The “digitization” of entry into the EU, suspended by the coronavirus pandemic, should come into full force from the fall of this year. As a result, Russian tourists who reach the countries of the Schengen zone will have to cross the border according to new rules – a new automatic entry and exit system with full biometrics will begin to operate in the EU. We are talking about the long-planned launch of two systems: the European Travel Information and Authorization System (ETIAS) and the Entry-Exit System (EES). Recall that at one time the European Commission called the main goal of these innovations “strengthening internal security”, countering illegal migration, preventing cross-border crime and terrorism.
The details explained by ATOR experts are as follows: the EES system will be used to register travelers from third countries every time they cross the external border of the EU. Each incoming tourist will automatically have personal data, type of travel document, biometric data (fingerprints and facial image), as well as the date and place of entry and exit. In addition, the system will also record refusals of entry, more effectively identify persons who have overstayed their stay, as well as cases of fraud with documents and identity cards.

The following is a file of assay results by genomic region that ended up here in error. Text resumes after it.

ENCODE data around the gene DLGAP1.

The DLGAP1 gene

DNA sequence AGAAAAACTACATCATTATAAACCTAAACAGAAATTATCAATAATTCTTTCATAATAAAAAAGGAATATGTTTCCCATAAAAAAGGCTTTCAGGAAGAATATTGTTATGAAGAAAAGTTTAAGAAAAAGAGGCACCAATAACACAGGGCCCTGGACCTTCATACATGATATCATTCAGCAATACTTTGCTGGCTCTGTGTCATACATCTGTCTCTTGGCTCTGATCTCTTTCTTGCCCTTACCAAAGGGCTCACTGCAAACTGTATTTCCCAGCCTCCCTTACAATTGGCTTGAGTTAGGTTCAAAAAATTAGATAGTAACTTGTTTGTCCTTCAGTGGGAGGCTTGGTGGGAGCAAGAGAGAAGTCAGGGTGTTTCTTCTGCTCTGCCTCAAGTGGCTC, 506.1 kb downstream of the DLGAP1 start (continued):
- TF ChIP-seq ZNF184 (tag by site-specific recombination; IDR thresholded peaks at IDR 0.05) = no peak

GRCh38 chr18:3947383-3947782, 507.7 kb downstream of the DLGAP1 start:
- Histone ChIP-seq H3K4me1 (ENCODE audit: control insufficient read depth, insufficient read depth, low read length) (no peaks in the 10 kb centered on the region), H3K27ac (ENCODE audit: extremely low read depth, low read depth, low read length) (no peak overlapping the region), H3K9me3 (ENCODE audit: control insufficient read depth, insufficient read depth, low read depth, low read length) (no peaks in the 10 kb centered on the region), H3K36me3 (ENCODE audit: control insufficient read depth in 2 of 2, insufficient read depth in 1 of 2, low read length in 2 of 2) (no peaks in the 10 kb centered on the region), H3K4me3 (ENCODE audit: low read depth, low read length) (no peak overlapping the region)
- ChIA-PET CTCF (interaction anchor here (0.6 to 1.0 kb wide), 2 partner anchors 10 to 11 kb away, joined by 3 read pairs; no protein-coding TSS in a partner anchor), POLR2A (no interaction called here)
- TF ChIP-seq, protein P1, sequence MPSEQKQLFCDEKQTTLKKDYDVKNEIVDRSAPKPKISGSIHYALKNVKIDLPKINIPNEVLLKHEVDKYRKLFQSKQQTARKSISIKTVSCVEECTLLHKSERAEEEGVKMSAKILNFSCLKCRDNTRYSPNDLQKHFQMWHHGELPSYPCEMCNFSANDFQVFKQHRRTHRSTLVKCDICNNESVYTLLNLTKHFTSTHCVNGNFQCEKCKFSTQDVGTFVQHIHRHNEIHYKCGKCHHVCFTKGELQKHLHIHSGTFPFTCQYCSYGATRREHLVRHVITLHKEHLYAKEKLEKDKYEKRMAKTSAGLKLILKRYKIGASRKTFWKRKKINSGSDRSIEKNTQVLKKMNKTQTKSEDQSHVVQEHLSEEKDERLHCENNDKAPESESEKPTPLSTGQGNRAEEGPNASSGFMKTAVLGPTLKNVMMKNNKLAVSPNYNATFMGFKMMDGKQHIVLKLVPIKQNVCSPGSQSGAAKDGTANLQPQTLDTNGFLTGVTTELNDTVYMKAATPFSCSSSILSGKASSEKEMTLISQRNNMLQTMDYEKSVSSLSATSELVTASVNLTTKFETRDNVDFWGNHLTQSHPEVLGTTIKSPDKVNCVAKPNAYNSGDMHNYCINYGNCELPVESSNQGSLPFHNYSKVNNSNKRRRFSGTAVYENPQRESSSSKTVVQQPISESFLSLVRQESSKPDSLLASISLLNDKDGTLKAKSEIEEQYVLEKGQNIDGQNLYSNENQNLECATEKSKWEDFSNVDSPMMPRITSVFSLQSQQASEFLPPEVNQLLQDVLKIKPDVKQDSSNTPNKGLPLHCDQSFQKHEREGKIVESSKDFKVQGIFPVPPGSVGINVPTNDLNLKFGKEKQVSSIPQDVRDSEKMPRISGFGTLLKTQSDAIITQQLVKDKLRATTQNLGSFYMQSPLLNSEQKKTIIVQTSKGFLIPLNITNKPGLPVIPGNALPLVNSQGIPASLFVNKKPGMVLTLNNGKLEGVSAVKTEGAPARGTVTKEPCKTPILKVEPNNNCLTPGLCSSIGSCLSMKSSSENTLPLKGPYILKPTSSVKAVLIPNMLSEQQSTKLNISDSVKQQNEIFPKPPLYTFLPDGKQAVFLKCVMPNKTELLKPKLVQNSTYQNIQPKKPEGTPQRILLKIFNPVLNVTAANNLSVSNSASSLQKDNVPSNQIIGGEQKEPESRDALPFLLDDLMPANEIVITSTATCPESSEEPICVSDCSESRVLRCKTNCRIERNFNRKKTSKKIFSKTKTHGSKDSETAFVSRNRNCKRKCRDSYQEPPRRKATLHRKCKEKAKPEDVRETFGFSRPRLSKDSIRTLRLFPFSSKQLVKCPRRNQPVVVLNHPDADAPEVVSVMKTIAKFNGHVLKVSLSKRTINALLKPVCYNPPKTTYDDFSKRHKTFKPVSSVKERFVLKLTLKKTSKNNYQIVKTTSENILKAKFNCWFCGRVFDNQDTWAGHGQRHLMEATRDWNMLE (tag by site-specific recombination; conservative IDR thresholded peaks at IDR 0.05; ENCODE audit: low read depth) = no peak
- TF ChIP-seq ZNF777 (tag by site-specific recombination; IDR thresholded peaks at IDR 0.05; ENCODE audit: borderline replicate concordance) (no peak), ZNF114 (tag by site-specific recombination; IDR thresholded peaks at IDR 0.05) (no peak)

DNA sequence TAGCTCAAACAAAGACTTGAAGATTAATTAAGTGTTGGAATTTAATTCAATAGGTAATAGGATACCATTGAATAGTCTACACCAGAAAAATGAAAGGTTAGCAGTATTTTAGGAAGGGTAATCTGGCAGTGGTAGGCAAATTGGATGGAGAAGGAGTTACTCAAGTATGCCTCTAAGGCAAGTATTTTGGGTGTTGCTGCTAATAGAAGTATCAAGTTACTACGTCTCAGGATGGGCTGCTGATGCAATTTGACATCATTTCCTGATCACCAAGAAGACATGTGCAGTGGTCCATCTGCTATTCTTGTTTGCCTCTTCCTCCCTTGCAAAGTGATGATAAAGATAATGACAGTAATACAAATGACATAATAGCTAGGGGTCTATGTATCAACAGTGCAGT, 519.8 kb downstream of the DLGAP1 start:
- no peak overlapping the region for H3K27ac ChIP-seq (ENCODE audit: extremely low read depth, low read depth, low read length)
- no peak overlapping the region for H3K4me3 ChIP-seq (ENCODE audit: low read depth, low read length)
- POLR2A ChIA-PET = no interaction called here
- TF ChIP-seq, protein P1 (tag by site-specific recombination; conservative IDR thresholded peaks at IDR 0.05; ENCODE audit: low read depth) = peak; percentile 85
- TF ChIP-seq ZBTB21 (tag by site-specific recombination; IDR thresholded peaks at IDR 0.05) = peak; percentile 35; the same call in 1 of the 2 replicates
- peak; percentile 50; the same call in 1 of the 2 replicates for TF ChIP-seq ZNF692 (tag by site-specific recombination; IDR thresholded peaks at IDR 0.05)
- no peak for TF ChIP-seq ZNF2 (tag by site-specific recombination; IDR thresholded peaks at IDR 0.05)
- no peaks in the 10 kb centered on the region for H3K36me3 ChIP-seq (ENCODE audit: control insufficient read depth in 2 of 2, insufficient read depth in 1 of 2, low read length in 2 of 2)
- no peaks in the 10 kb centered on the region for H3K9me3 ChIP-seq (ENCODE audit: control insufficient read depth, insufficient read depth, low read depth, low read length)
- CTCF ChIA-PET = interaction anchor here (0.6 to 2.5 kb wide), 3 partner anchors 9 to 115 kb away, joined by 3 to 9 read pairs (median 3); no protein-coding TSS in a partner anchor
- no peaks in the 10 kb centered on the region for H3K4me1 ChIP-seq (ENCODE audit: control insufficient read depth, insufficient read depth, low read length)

The European Commission called the system unprecedented – the system will not only collect all biometric information, capture digitized fingerprints and face images of all arriving tourists, at all Schengen air and sea ports, airports and land border points at the entrance and exit – but also transfer them to the relevant state authorities. The ETIAS and EES databases will interact with each other, and it is stated that the biographical and biometric collections of the EU, including all visa records, will be available for use in real time by the border authorities of all Schengen countries.
What will be the benefit of this to a tourist who is “counted”? The European authorities assure that the EES system will make it easier for conscientious travelers from third countries to cross the borders of the Schengen area, as it will expand the possibilities of self-service when passing through border control. That is, the tourist will have the opportunity to independently scan the passport and fingerprints at biometric kiosks at the airport. Against the backdrop of a shortage of staff at many European airports, it sounds kind of tempting.
At the moment, tourists must go through an internal check and receive a “man-made” stamp when passing through passport control – the EU claims that this system is outdated and not only creates a queue, but also does not provide completely reliable data on crossing the EU borders, which allows those who violate the terms of stay and even illegal migrants to “slip through”.
For those who care about a healthy lifestyle, we recommend reading: “Scientists have found that frequent consumption of fish leads to skin cancer.”